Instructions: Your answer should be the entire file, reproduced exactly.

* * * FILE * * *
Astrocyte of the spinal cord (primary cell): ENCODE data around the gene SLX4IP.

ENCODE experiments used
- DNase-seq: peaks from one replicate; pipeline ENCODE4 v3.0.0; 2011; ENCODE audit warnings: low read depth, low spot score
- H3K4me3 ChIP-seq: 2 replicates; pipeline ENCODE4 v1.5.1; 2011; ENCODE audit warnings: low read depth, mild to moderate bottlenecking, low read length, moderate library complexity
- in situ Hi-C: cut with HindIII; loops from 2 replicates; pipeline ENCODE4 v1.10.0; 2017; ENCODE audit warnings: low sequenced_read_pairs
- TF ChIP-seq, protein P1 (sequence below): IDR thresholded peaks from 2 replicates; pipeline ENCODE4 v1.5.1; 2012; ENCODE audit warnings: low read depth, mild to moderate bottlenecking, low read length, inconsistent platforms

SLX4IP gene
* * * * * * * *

Astrocyte of the spinal cord (primary cell): ENCODE data around the gene SLX4IP.

ENCODE experiments used
- DNase-seq: peaks from one replicate; pipeline ENCODE4 v3.0.0; 2011; ENCODE audit warnings: low read depth, low spot score
- H3K4me3 ChIP-seq: 2 replicates; pipeline ENCODE4 v1.5.1; 2011; ENCODE audit warnings: low read depth, mild to moderate bottlenecking, low read length, moderate library complexity
- in situ Hi-C: cut with HindIII; loops from 2 replicates; pipeline ENCODE4 v1.10.0; 2017; ENCODE audit warnings: low sequenced_read_pairs
- TF ChIP-seq, protein P1 (sequence below): IDR thresholded peaks from 2 replicates; pipeline ENCODE4 v1.5.1; 2012; ENCODE audit warnings: low read depth, mild to moderate bottlenecking, low read length, inconsistent platforms

SLX4IP gene